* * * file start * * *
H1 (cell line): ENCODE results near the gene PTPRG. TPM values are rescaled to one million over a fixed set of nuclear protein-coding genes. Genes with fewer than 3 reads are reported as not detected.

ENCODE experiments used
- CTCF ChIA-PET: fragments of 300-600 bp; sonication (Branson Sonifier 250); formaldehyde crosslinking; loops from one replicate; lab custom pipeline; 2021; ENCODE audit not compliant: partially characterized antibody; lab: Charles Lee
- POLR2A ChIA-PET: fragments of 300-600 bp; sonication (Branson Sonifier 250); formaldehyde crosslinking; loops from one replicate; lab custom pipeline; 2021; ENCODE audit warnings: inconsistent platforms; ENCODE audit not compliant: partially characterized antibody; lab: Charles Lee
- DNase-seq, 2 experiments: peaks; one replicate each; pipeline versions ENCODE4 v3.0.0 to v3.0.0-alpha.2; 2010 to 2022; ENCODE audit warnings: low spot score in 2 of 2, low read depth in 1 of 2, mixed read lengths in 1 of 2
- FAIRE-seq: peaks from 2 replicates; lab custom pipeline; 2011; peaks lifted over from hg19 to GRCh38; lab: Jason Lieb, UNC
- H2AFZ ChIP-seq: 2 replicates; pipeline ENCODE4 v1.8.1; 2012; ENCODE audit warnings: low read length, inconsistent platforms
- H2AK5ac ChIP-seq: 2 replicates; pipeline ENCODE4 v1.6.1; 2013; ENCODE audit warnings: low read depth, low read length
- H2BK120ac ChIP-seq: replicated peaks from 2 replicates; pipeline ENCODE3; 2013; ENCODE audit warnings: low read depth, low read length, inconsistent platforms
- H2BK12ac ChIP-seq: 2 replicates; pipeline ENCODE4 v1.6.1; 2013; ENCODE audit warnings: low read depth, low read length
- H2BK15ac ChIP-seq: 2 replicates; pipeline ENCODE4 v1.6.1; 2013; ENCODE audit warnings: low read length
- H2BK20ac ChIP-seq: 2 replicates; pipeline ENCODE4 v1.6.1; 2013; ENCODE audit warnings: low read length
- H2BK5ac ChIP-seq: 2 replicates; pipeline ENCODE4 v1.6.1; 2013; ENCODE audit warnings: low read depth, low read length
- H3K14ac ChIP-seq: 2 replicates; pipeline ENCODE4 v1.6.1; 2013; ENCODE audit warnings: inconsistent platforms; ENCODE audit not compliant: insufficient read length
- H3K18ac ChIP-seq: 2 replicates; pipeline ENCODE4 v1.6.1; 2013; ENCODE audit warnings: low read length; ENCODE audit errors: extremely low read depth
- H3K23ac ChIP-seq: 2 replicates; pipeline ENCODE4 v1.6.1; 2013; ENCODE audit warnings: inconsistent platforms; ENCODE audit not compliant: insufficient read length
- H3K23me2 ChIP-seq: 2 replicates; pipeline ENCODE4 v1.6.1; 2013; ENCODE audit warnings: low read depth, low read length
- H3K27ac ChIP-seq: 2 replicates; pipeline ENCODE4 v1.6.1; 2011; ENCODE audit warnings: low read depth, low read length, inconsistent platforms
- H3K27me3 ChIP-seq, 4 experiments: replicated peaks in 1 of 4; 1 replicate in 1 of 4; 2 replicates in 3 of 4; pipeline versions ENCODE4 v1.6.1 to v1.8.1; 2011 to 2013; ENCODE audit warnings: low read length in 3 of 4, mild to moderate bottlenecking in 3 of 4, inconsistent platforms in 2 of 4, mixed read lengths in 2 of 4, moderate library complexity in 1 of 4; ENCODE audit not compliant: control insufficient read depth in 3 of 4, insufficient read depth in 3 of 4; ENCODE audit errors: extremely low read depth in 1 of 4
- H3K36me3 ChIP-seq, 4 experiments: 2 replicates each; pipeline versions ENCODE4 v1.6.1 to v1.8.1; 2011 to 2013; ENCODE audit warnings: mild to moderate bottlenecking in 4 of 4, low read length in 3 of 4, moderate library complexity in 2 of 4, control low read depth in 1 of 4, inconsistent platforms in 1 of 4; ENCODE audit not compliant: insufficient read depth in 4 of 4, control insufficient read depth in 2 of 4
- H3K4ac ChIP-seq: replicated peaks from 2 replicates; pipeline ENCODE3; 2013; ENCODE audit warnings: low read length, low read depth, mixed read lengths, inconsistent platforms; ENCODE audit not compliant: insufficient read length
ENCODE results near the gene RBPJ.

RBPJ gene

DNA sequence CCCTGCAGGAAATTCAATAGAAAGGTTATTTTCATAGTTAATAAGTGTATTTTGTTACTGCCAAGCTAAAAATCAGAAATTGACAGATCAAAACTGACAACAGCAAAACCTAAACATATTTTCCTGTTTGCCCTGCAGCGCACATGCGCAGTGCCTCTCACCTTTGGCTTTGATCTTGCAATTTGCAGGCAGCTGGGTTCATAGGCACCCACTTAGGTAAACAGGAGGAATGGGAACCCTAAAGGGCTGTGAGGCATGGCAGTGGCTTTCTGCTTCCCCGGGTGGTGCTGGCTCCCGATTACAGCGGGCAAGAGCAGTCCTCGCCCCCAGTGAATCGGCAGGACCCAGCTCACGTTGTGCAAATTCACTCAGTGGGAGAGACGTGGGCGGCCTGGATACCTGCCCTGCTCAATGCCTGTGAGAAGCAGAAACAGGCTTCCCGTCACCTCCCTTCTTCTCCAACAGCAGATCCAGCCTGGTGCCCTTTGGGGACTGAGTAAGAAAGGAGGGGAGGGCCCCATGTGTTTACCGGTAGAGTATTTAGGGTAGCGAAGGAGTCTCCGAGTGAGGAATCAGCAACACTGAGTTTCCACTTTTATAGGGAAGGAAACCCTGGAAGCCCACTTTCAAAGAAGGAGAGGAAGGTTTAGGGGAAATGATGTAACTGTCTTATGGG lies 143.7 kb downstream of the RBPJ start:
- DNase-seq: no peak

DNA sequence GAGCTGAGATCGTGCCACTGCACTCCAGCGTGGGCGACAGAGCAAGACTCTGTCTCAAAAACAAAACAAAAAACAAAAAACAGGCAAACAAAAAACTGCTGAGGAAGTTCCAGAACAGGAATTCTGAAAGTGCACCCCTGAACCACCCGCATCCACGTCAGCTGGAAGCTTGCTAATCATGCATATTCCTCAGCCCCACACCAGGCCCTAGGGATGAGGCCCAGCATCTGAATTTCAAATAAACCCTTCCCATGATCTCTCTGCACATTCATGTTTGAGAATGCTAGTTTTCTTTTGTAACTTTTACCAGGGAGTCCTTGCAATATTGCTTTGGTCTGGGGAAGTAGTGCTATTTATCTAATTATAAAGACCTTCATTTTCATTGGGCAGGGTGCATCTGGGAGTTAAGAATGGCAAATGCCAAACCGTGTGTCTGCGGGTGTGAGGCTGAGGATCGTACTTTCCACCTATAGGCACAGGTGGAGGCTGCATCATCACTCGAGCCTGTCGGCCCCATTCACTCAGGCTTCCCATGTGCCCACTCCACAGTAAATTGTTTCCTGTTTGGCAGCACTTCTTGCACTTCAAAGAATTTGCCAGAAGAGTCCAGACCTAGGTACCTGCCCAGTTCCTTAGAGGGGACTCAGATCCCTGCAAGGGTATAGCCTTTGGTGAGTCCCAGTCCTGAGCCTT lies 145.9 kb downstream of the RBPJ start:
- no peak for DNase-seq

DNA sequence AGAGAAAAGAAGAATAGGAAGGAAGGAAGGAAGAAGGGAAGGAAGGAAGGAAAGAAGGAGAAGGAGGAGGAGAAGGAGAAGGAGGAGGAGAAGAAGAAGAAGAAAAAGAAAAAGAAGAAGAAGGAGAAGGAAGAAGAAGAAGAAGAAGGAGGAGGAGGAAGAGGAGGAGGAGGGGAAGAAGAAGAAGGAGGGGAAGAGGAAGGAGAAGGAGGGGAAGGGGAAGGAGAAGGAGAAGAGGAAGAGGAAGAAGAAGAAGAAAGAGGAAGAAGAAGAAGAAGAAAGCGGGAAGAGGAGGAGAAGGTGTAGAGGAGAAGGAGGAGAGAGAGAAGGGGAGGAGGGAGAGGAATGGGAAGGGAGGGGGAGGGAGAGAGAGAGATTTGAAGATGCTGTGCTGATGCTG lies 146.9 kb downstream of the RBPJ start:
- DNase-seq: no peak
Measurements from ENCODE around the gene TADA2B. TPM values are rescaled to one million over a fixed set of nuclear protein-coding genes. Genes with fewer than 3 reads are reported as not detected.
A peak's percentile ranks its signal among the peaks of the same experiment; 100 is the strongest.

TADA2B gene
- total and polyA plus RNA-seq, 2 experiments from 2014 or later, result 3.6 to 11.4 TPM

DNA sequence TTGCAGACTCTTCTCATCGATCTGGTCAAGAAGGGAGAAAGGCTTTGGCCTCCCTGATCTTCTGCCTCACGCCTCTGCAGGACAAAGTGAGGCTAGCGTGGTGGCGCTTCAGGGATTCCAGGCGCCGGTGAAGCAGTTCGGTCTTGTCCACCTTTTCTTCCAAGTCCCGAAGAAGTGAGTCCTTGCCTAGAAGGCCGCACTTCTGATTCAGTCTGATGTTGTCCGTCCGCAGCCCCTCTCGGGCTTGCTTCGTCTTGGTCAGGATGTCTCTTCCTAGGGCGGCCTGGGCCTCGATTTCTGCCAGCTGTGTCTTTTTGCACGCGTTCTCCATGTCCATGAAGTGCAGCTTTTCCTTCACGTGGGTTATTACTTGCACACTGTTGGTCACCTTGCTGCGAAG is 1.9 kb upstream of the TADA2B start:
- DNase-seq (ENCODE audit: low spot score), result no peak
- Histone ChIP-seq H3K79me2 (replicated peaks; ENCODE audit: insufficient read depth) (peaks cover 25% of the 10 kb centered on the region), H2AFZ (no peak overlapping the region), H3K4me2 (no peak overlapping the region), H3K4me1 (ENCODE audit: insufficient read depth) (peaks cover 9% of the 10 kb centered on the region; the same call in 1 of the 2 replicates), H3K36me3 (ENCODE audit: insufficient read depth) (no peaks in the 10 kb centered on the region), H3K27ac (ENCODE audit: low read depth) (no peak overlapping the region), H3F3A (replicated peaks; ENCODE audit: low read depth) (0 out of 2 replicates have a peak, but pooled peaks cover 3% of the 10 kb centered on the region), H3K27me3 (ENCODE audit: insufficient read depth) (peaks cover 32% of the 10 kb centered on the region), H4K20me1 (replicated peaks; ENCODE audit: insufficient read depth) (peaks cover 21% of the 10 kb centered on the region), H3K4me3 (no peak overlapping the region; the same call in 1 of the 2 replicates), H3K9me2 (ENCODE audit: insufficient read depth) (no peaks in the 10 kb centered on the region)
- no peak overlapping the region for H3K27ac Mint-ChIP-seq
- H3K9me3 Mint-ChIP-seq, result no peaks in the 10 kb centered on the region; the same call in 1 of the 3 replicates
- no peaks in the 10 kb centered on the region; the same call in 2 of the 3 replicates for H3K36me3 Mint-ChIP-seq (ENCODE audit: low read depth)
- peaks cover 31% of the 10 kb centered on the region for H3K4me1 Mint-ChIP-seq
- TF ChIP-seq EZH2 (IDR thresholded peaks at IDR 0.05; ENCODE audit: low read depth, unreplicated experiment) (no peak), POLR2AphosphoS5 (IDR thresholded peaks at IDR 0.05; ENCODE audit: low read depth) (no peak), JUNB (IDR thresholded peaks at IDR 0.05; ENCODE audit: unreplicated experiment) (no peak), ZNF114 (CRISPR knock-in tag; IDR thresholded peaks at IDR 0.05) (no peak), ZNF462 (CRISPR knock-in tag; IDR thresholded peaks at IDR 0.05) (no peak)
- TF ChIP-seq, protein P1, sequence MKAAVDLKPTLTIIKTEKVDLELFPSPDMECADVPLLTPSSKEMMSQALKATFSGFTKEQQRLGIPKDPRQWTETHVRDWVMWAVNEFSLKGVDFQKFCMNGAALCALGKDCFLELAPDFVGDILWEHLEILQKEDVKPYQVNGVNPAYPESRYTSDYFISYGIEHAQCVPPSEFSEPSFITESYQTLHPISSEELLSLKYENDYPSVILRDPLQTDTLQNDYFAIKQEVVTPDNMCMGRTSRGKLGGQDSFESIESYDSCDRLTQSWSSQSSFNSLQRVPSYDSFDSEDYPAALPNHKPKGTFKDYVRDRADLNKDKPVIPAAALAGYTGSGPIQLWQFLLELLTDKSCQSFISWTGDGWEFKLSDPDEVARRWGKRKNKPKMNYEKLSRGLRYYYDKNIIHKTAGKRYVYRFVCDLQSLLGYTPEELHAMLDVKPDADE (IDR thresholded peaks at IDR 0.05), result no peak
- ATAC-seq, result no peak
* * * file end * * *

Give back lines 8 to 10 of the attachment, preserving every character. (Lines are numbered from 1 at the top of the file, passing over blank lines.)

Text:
- H2AK5ac ChIP-seq: 2 replicates; pipeline ENCODE4 v1.6.1; 2013; ENCODE audit warnings: low read depth, low read length
- H2BK120ac ChIP-seq: replicated peaks from 2 replicates; pipeline ENCODE3; 2013; ENCODE audit warnings: low read depth, low read length, inconsistent platforms
- H2BK12ac ChIP-seq: 2 replicates; pipeline ENCODE4 v1.6.1; 2013; ENCODE audit warnings: low read depth, low read length